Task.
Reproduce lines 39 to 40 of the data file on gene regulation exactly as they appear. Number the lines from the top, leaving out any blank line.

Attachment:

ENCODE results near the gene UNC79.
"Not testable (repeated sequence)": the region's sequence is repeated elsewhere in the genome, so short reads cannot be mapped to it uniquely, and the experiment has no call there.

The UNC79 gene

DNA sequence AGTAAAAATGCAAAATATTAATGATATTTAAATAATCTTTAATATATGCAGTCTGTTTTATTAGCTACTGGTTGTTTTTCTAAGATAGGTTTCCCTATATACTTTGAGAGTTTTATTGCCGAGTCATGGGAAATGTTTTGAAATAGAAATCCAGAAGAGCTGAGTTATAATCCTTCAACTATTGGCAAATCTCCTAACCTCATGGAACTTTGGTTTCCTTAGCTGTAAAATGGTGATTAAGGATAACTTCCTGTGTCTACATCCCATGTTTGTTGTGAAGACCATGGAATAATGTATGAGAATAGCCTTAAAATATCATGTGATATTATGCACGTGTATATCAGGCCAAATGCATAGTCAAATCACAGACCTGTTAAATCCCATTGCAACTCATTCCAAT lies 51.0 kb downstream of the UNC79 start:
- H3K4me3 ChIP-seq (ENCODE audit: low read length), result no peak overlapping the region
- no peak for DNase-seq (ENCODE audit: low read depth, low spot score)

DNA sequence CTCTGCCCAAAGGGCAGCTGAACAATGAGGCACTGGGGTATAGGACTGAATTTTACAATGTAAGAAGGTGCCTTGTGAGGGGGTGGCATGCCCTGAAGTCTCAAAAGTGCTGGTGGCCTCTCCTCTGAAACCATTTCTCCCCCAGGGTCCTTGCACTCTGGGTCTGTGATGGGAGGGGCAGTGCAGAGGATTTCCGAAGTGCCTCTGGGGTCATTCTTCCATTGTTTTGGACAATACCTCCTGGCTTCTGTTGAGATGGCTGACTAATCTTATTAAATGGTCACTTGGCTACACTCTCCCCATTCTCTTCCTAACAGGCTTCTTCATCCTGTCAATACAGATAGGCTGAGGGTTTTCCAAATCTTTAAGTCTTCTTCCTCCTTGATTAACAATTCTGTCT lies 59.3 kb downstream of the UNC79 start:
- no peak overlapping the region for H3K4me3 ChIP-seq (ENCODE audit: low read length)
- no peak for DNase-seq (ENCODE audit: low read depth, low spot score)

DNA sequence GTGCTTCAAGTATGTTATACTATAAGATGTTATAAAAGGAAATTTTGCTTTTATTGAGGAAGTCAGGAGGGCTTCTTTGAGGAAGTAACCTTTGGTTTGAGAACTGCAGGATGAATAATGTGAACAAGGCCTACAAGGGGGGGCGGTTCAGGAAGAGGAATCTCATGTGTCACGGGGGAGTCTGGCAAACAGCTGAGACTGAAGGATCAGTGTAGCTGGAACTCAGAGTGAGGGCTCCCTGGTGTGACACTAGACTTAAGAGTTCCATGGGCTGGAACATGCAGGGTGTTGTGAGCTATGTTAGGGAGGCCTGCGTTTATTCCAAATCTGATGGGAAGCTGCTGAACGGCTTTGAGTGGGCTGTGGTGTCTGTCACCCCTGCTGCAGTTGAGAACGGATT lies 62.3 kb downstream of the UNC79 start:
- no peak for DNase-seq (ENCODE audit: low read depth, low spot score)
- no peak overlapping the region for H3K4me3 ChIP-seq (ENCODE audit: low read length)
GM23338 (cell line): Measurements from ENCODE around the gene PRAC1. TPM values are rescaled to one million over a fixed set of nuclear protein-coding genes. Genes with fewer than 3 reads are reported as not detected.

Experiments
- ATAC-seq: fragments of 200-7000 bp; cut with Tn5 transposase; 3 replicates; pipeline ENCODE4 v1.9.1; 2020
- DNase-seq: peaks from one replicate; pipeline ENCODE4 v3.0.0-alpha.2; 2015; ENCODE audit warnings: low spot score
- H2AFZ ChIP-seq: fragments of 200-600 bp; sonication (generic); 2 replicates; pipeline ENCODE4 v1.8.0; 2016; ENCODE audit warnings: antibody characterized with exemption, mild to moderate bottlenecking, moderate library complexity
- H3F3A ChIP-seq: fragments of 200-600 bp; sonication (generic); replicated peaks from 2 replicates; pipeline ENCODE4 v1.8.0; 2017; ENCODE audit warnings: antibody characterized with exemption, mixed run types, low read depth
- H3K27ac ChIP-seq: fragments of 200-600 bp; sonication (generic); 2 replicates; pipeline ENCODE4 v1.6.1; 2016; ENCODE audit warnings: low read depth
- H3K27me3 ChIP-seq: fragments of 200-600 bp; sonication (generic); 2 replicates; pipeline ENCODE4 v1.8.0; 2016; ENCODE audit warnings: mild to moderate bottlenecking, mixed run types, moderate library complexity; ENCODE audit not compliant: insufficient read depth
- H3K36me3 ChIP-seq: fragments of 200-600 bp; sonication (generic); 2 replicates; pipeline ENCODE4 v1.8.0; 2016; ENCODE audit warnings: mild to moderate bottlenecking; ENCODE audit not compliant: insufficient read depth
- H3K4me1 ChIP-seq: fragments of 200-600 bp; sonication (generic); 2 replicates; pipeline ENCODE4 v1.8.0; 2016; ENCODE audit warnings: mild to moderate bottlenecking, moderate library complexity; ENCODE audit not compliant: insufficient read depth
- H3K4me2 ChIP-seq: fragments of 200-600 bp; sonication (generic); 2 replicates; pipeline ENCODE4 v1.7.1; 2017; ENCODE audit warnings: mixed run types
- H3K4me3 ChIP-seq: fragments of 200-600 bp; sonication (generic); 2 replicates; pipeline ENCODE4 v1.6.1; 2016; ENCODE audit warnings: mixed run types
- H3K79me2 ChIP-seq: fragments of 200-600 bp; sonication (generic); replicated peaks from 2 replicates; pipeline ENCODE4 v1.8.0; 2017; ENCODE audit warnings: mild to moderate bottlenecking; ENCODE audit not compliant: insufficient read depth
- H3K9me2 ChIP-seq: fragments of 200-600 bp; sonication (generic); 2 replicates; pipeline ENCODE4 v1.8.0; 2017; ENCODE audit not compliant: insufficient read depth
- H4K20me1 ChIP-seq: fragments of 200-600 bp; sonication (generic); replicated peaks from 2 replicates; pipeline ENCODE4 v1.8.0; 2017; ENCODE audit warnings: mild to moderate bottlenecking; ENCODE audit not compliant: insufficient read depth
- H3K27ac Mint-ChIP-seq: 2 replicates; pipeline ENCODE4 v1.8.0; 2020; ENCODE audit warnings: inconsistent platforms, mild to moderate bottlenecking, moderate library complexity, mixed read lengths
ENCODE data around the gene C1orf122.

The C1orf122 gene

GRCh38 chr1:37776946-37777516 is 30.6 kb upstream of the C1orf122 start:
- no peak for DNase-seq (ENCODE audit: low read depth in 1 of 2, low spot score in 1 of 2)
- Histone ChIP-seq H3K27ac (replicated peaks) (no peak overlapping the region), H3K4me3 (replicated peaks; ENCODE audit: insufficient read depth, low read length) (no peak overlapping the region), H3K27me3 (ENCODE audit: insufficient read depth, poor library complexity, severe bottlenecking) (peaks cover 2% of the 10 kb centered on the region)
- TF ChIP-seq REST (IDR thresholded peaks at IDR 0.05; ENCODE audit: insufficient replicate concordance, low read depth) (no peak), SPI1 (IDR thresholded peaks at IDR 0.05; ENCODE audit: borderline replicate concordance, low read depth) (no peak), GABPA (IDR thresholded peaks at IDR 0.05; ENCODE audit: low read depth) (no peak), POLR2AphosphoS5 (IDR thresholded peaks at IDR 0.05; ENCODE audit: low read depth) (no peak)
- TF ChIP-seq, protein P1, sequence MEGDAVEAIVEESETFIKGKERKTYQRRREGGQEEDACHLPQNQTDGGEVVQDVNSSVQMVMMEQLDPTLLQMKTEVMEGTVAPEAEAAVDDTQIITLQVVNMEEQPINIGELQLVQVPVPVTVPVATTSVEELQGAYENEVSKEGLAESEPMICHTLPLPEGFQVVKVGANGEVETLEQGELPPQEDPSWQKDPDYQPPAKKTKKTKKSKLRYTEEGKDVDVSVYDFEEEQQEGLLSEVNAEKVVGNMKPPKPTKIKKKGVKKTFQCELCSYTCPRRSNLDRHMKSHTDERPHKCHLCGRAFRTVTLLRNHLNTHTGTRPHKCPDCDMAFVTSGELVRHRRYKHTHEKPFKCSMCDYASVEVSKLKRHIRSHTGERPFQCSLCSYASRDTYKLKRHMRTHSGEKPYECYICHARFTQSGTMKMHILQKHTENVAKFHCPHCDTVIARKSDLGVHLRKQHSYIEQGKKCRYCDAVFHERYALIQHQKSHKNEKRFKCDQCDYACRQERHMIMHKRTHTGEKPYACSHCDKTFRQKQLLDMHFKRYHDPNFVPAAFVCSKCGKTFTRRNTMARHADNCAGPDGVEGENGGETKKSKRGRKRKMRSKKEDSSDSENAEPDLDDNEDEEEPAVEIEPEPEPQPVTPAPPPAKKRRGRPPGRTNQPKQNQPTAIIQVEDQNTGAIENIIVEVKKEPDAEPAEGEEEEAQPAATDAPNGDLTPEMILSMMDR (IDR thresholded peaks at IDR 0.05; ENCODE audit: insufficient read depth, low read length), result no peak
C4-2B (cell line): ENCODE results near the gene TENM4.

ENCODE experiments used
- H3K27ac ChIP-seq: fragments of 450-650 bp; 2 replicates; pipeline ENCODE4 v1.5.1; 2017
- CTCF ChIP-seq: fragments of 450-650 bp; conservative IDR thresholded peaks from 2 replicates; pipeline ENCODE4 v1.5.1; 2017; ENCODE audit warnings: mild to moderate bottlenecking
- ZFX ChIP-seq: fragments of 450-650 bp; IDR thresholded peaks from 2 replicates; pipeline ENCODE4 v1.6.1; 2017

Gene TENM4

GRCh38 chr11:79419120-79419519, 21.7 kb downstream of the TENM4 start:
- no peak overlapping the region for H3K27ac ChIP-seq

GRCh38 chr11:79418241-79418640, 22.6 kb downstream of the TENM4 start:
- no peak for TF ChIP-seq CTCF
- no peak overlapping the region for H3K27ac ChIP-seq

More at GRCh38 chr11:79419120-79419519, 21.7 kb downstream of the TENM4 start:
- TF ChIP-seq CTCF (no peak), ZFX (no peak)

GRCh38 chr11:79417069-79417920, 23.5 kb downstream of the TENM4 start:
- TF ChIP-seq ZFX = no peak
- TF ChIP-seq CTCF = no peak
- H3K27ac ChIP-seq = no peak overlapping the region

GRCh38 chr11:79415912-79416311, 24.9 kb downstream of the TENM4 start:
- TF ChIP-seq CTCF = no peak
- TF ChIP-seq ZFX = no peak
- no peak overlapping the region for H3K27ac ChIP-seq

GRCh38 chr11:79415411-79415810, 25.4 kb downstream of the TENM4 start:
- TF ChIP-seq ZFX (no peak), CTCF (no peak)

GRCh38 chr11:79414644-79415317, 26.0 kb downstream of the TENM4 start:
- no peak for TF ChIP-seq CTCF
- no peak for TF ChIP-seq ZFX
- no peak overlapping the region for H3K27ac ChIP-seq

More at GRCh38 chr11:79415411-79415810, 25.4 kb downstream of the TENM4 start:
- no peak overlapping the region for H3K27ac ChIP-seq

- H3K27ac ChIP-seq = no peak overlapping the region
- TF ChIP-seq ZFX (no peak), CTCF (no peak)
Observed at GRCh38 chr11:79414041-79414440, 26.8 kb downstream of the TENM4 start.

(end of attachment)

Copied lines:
- CTCF ChIP-seq: fragments of 450-650 bp; conservative IDR thresholded peaks from 2 replicates; pipeline ENCODE4 v1.5.1; 2017; ENCODE audit warnings: mild to moderate bottlenecking
- ZFX ChIP-seq: fragments of 450-650 bp; IDR thresholded peaks from 2 replicates; pipeline ENCODE4 v1.6.1; 2017